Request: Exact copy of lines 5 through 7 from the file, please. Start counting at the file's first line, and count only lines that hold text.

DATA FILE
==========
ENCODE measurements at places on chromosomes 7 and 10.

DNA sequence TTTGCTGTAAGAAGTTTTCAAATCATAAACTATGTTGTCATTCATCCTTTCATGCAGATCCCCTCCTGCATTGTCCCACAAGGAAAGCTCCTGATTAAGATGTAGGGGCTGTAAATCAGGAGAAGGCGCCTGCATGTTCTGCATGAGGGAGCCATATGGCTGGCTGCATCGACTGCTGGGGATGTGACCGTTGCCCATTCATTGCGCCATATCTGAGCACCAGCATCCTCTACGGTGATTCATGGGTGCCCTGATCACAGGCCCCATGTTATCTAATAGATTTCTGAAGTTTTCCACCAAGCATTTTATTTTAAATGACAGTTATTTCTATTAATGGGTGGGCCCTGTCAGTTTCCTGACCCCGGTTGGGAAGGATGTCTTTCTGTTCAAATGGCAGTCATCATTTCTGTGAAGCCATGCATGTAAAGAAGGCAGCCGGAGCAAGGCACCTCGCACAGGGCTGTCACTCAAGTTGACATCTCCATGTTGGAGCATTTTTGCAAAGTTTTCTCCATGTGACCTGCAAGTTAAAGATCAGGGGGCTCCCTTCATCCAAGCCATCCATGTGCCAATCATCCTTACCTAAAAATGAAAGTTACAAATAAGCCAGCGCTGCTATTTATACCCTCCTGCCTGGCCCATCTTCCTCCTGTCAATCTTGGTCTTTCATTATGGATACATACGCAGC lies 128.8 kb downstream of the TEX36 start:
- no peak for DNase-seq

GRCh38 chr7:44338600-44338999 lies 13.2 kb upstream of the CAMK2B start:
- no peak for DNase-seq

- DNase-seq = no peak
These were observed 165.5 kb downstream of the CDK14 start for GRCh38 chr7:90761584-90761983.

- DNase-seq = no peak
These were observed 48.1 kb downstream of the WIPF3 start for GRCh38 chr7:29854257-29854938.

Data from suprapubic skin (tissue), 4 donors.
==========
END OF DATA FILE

- no peak for DNase-seq

- DNase-seq = no peak
These were observed 165.5 kb downstream of the CDK14 start for GRCh38 chr7:90761584-90761983.